In a double-barreled blast of condemnation for Maryland's juvenile boot camps, a task force appointed by the governor concluded yesterday that state guards have unquestionably and repeatedly assaulted delinquents, and a Baltimore judge with "grave concern" ordered all the city's youth moved from the facilities.
Last night, Gov. Parris N. Glendening ordered independent monitors stationed at the three camps to protect the 67 delinquents who remain there. He also put a freeze on new admissions to the camps.
In the governor's Baltimore office, the juvenile task force spent less than an hour reviewing files from the state Department of Juvenile Justice yesterday before voting unanimously that evidence showed a pattern of abuse of teen-agers that began at least a year ago.
Only blocks away, in the courtroom of Baltimore City Court Judge Martin P. Welch, teens dressed in fatigues testified that the beatings have not ended. Brought from the camps in Garrett County, they told Welch that guards gouged their eyes for leaving food on their plates and slammed their heads into the ground for talking out of turn.
The task force's conclusions and the judge's order were near-crippling blows for the boot camps, which have been under public scrutiny since Sunday, when The Sun began a four-part series that described assaults by guards against delinquents at one of the camps.
"My call is that the boot camps' credibility is shot. I don't know if we can ever regain that," Donald Carter, superintendent of the boot camps, told the task force during its hearing yesterday.
"There's not going to be anything left by Monday or Tuesday."
More delinquents could be moved out of the camps as soon as room can be found for them elsewhere. In recent days, Maryland State Police investigators joined Garrett County social services officials to interview more than 100 boot camp cadets and 90 guards.
The investigators plan to interview more than 500 cadets who have gone through the program, looking for evidence of child abuse.
Based on complaints from some of those interviewed, boot camp officials said yesterday that they have removed 14 guards from the camps and assigned them to administrative duties in which they will have no contact with juveniles.
The juvenile justice agency, which runs the camps, dashed to create bed space for 34 delinquents removed from the camps by the Baltimore judge, three by a second judge in Howard County, four others by social workers and one who was removed at the request of a parent, who read the series of articles.
Most of those moved from the boot camps were sent to the Victor Cullen Youth Academy in Frederick County. Last night, 18 of them were told they would have to sleep on the floor there.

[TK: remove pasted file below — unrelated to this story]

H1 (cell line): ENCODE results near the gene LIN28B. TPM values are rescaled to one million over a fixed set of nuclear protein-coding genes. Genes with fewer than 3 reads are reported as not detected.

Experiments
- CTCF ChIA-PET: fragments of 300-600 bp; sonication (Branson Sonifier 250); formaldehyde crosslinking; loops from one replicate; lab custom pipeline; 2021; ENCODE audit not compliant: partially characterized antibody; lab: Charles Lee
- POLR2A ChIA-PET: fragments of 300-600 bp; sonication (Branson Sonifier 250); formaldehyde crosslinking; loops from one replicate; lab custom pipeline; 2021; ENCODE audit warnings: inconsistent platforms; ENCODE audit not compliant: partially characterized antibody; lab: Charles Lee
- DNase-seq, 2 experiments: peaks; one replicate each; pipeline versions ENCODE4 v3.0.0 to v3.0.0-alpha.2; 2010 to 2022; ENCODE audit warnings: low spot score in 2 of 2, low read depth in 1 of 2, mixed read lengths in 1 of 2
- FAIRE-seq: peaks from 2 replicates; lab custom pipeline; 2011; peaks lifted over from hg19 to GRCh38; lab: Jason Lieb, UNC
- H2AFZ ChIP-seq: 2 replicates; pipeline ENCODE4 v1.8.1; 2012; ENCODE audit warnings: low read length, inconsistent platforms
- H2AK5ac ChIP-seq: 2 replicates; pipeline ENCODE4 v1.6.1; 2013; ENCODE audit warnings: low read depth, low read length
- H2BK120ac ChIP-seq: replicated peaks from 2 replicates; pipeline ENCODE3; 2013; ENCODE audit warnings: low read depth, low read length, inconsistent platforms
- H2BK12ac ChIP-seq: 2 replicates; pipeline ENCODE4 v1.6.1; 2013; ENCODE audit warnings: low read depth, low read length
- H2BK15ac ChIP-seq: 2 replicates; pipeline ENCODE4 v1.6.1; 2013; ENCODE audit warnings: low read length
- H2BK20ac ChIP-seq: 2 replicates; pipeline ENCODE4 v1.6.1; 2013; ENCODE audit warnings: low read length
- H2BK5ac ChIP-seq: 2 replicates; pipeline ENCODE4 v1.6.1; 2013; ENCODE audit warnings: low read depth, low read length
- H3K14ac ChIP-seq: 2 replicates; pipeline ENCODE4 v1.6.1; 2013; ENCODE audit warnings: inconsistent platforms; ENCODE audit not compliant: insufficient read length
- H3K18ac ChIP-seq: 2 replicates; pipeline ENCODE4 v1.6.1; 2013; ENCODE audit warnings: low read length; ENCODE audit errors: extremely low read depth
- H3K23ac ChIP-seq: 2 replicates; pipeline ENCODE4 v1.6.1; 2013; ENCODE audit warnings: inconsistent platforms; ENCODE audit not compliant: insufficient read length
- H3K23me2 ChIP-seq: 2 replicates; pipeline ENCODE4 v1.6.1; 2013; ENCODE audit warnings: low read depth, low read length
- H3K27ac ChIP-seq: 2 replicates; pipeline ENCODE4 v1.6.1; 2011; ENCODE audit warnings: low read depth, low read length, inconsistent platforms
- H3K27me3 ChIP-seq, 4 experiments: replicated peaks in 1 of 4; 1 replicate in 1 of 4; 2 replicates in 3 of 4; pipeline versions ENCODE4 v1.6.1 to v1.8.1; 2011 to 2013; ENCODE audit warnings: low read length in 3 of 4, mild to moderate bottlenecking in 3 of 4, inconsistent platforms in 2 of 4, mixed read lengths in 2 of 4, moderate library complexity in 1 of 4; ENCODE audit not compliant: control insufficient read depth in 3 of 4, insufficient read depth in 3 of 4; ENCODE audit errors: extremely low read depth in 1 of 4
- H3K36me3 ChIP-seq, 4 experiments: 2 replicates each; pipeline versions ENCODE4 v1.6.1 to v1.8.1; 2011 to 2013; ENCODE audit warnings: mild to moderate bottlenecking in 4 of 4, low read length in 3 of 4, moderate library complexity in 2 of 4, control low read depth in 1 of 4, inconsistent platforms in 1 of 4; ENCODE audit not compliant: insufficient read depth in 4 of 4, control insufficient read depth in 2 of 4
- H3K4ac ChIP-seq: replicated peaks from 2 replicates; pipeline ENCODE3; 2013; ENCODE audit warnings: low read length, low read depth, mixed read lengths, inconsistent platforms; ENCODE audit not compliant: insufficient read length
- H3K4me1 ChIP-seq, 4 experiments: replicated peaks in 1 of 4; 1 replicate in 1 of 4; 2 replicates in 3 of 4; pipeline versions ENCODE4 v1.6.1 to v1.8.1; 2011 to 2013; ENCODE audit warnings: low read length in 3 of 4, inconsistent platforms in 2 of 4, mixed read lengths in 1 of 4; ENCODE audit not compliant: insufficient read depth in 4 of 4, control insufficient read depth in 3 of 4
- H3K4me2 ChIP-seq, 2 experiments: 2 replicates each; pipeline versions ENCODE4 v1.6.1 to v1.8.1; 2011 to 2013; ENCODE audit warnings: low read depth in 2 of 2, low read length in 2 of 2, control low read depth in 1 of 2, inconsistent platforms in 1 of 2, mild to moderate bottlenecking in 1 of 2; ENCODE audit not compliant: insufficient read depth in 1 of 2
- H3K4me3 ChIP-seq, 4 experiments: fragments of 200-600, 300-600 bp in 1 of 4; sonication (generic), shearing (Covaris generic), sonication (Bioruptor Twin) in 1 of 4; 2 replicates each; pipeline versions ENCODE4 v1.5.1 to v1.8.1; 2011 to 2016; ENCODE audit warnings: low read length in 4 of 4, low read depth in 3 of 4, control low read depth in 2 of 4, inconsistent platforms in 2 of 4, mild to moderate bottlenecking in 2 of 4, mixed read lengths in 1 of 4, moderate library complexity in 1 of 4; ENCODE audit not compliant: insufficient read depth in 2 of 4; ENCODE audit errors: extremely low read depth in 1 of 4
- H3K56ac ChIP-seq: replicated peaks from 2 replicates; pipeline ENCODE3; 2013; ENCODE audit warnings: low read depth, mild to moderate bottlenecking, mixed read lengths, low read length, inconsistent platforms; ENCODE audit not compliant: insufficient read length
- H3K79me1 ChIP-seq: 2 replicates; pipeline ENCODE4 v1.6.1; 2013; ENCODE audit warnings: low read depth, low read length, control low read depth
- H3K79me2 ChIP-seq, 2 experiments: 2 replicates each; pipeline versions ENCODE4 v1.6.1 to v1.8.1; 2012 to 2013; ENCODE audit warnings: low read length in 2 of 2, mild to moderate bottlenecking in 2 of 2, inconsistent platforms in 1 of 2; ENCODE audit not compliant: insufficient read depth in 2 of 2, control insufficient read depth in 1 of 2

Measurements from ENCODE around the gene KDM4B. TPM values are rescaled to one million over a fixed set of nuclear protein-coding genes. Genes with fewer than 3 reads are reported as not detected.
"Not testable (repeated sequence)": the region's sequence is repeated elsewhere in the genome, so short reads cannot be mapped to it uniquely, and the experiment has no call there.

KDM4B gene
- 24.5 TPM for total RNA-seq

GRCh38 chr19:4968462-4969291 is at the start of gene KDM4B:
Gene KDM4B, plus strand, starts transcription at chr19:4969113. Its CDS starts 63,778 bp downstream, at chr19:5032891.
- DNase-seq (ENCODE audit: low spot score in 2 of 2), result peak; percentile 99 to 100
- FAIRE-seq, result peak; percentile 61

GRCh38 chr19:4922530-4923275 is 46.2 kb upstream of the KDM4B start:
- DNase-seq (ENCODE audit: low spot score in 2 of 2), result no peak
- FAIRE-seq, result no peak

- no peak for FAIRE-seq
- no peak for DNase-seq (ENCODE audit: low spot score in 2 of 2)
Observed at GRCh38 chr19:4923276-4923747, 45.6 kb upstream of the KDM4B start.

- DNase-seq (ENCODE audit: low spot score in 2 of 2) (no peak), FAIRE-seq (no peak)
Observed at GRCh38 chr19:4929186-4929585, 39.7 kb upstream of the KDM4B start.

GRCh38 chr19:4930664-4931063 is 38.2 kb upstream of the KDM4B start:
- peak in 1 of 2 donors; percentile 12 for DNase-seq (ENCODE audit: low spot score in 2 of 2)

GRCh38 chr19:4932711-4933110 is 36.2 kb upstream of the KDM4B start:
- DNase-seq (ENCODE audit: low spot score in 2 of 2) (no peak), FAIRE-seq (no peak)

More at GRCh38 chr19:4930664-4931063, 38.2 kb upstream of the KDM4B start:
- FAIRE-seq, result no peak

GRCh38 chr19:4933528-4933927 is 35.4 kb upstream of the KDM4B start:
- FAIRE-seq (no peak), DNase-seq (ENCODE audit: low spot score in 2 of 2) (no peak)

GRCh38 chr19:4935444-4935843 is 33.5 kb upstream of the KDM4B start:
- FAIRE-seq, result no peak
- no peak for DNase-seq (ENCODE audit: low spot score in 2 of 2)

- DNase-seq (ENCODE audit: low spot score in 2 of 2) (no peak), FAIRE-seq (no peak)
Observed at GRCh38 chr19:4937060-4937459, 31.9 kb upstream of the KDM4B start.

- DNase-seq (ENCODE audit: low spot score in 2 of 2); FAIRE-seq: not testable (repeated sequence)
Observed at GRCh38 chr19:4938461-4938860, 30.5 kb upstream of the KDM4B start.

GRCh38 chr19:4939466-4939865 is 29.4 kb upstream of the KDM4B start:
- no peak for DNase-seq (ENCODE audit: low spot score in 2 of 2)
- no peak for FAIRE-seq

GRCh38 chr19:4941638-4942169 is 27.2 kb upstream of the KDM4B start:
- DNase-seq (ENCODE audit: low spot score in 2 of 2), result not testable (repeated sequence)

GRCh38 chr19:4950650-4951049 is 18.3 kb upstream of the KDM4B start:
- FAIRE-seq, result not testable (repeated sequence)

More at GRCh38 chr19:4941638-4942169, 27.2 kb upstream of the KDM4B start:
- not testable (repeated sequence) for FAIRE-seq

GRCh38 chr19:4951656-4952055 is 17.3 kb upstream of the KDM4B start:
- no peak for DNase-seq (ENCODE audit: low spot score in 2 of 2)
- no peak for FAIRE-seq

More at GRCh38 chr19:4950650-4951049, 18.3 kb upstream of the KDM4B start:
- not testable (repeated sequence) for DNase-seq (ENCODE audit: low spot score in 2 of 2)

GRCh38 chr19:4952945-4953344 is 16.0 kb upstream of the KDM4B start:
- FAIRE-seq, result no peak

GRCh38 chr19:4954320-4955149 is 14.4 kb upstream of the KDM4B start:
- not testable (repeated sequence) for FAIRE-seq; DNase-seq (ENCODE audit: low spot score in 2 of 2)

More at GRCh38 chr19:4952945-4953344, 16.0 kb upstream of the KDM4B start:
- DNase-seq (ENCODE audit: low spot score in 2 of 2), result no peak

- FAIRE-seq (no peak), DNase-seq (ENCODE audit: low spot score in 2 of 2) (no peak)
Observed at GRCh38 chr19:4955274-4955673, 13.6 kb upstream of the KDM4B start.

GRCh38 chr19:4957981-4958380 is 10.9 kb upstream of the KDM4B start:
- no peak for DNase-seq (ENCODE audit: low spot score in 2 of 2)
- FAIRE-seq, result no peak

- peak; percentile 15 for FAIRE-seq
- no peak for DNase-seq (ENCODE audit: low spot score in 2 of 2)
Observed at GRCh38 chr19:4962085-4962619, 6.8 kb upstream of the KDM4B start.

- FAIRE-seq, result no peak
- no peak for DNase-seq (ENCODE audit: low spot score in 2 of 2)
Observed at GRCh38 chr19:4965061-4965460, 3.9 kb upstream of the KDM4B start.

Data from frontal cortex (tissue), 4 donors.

Yesterday's actions were a harsh slap at Gilberto de Jesus, the juvenile justice agency's secretary, who is to testify before the task force today.
After the Sun series earlier this week, de Jesus maintained that any abuses were isolated incidents. He said he had put a stop to any assaults in August, after the newspaper began raising questions about guards routinely slamming delinquents to the ground, punching them and kicking them.
He was not at the task force meeting yesterday, not at the courthouse and not available for comment, said his spokesman, Bob Kannenberg.
"We're admitting we strayed from some of these policies," he said. "We didn't know the extent of how bad it was."
Neither the governor nor Lt. Gov. Kathleen Kennedy Townsend -- who has frequently held up the boot camps as a key to defeating juvenile crime -- would be interviewed last night.
Yesterday, the task force examined more than a dozen reports of physical abuse on delinquents dating to late last year, including several incidents detailed in The Sun.
Cadets, as the delinquents are known at the camps, continue to report being abused as recently as this week, according to testimony from them before Judge Welch yesterday.
"There is a pattern," said Bishop L. Robinson, the former state secretary of the Department of Public Safety and Correctional Services, who is leading the task force. "We can document that pattern through this list of complaints received by staff."
In a typical report, a 17-year-old cadet from Anne Arundel County described to a counselor what happened when he stopped doing physical training one day in late November at one of the camps, the Meadow Mountain Leadership Challenge.
A guard "threw me to the ground and was twisting my thumbs behind my back and he held me face down on the ground with his knee in my back," the youth told the counselor. "I could not breathe because he was choking me around my neck."
Jeff Graham, assistant superintendent of the boot camps, disputed some of the reports of physical abuse presented to the task force and defended the boot camp's overall approach. But he acknowledged problems with a small number of guards, two of whom were removed.